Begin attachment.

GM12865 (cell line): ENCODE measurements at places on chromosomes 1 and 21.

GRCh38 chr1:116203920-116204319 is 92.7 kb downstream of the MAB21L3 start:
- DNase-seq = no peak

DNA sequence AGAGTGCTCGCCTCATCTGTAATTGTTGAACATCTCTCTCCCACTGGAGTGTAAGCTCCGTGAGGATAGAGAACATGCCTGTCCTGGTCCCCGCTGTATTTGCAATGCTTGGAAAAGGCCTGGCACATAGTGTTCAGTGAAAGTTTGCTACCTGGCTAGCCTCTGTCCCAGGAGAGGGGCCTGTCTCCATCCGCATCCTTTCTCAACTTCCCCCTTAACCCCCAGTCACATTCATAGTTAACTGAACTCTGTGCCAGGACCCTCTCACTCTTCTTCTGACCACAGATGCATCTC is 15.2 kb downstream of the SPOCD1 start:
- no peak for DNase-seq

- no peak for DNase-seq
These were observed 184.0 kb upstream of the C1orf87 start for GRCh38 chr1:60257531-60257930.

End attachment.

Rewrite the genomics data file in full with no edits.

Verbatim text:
GM12865 (cell line): ENCODE measurements at places on chromosomes 1 and 21.

GRCh38 chr1:116203920-116204319 is 92.7 kb downstream of the MAB21L3 start:
- DNase-seq = no peak

DNA sequence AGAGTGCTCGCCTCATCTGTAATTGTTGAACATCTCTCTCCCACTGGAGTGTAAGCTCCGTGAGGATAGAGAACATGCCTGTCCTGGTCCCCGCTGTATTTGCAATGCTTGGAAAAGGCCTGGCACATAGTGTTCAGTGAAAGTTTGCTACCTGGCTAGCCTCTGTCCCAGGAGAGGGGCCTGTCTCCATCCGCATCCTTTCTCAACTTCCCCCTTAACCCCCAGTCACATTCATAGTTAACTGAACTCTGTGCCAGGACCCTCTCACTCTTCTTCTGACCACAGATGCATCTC is 15.2 kb downstream of the SPOCD1 start:
- no peak for DNase-seq

- no peak for DNase-seq
These were observed 184.0 kb upstream of the C1orf87 start for GRCh38 chr1:60257531-60257930.